Sunday, February 2, 2014

I need your prayers



From a statement I made to my friends at First Baptist Church in Asheville today:

I need your prayers for wisdom and for courage as I deal with some hard news I have recently received.

Over the last week or so, following an array of tests, I have learned that I have multiple myeloma, a cancer that, as best I understand it, is bound up with the bone marrow and the blood, causing blood cells to carry too much of an unhelpful protein.  On this past Thursday, I learned that I will need to enter a season of assertive treatment, involving drug therapy here in Asheville and a stem-cell transplant at Duke.  While there is currently no cure for this kind of cancer, there are many reasons to hope for a strong remission.

Damage to bones and to kidneys are part of the corrosive effect of this cancer.  I have neither, for which I am so grateful.    My leading symptom is extreme fatigue, related to the anemia which the bad blood cells cause.  I am young to have this disease; its onset is typically in people about 10 years older than I. I am fortunate to be in pretty good shape otherwise, so I enter treatment with anxiety but not without resources on which to draw.

I have a really fine doctor, Ron Friedman. I am in good hands.  I have the loving support of family, friends, and this wonderful church.   And, I am finding that the words which I have used to offer encouragement to others ring true to me in this hard place.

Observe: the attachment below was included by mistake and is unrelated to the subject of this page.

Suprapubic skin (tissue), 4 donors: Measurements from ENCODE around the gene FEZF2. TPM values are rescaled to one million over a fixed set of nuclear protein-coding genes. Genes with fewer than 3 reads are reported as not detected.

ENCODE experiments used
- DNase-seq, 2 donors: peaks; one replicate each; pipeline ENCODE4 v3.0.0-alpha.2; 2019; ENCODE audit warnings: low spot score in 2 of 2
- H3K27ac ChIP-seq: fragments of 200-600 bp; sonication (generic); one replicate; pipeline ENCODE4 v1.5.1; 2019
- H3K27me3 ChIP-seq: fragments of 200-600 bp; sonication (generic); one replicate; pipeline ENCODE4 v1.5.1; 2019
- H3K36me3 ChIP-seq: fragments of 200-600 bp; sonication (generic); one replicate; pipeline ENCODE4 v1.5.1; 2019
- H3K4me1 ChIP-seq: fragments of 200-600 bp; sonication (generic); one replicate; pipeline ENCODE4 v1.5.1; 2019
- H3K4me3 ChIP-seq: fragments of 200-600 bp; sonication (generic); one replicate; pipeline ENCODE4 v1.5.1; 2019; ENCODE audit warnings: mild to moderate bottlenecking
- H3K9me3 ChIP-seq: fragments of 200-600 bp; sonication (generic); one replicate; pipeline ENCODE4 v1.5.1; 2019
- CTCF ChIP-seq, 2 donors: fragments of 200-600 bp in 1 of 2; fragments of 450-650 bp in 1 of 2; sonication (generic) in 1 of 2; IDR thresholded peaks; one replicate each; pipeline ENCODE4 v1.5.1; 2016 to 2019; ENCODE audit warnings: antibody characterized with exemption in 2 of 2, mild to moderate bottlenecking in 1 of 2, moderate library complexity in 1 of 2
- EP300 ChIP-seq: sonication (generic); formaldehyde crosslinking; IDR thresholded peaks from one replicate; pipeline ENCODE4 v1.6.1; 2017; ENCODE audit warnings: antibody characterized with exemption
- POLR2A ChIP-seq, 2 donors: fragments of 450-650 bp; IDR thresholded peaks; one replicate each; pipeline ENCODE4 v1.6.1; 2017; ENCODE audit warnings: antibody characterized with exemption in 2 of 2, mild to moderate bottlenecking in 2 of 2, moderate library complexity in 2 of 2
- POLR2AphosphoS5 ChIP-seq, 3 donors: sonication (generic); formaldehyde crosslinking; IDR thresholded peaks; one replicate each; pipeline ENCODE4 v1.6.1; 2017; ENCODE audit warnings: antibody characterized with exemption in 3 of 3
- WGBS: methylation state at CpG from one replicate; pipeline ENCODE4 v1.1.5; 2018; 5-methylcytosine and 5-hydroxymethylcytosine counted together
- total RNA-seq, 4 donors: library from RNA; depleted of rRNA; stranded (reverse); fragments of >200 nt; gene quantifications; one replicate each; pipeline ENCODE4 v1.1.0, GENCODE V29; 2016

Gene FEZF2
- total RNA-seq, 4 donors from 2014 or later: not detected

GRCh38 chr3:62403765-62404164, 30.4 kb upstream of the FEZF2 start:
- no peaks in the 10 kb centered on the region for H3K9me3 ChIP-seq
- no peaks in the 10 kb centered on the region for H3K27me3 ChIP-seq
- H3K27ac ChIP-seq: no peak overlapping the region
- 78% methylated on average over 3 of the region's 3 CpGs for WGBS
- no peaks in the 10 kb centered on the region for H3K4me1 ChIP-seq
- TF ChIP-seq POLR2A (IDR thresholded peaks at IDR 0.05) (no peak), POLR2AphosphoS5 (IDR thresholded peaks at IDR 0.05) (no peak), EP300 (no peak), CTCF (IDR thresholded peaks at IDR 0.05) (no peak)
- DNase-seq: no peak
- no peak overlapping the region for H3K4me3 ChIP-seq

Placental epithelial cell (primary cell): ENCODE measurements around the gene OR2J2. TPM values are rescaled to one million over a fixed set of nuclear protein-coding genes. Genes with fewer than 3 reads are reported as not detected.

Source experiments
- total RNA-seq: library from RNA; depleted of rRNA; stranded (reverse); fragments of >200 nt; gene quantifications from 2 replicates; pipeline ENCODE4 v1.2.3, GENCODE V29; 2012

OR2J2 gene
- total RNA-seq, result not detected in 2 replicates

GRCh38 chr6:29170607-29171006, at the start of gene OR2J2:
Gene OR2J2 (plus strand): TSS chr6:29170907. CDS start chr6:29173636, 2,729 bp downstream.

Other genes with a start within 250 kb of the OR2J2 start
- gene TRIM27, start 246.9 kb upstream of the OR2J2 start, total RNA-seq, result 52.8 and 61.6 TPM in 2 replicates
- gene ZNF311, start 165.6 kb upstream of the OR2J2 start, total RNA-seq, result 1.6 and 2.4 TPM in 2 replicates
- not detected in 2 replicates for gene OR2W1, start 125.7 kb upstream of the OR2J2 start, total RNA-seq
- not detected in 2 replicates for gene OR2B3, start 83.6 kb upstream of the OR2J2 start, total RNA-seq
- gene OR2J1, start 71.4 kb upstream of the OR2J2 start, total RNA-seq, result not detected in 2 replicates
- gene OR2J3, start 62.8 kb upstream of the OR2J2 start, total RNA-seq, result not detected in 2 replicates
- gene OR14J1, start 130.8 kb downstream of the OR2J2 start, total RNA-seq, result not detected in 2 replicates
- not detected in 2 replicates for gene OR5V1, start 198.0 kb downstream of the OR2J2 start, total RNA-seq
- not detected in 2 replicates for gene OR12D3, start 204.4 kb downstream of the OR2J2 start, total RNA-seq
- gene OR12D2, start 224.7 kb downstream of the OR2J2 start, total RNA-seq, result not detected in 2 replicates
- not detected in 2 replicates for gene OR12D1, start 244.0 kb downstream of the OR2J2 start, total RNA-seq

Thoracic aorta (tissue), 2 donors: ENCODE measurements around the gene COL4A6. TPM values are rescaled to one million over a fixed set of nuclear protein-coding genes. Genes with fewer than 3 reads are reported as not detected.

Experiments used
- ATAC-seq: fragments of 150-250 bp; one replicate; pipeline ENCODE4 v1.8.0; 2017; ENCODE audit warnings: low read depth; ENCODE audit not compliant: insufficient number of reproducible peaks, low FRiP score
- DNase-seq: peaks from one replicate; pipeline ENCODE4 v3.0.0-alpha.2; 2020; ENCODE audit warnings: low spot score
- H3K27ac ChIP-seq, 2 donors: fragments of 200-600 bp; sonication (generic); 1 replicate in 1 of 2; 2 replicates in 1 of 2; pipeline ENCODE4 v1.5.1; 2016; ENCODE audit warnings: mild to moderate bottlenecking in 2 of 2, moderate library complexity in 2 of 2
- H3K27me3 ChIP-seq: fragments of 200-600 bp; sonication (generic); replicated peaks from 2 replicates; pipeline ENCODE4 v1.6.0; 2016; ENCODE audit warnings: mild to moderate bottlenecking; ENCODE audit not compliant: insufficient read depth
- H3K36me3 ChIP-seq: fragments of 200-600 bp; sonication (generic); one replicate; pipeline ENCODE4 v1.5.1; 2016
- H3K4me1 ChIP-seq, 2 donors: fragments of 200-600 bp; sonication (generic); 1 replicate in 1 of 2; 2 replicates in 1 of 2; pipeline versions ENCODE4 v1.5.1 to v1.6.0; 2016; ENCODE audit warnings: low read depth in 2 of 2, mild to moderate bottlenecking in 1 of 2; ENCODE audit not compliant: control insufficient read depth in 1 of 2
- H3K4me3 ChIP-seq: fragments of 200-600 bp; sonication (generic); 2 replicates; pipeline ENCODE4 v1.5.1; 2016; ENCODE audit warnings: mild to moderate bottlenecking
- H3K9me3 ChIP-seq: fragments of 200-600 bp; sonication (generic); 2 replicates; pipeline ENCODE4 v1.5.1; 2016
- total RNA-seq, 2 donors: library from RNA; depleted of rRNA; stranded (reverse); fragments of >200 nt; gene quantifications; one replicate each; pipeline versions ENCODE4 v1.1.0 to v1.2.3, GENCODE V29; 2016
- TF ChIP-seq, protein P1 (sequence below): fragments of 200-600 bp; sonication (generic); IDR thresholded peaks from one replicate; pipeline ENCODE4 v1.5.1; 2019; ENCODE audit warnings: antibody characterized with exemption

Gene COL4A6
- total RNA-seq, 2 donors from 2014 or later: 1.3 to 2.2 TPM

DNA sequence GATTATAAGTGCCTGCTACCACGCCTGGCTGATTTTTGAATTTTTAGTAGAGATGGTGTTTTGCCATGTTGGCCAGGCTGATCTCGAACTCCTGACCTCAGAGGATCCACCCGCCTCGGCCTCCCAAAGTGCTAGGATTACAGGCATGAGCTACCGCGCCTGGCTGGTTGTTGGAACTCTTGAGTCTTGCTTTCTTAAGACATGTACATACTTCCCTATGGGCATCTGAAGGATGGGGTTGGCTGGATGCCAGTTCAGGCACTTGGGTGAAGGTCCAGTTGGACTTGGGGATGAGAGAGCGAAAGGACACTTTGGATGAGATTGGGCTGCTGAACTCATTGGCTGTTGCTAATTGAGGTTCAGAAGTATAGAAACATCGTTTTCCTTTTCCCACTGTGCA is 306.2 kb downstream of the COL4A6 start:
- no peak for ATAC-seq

My colleagues on this church staff have been amazingly gracious in their support.  They and I are working to put plans in place to cover my responsibilities when I cannot fulfill them and for that season of several weeks when I will be at Duke and then recovering from the stem cell transplant.  We will have more to say about those plans as they get settled.

I met with Scott Hughes, our Deacon Chair, on Friday, and he could not have been a better friend to me or representative of you than he was. 

So, just as I am in good hands, you are too.

I have set up a Caring Bridge site (http://www.caringbridge.org/visit/guysayles). That is where I will update you on treatment as I know details.  It is linked to our church website.  The Caring Bridge site is where I will also want to receive any of your digital messages. 

Pray that I will be wise and courageous—wise in decision-making about treatment and about my use of time and energy.  Courageous in my willingness to love and be loved.  I am not used to being in the position I am now in.  I get to learn many lessons about myself, about God, and about the mysteries of mercy and the power of weakness and about the joy of vulnerability.  I want to be curious, open, hopeful and humble.  I am on an adventure I didn’t expect would begin now.  As I take this journey, I am sustained by my conviction that God does not cause our trouble and pain, but God loves us too much to waste them.   

There is a lot to learn

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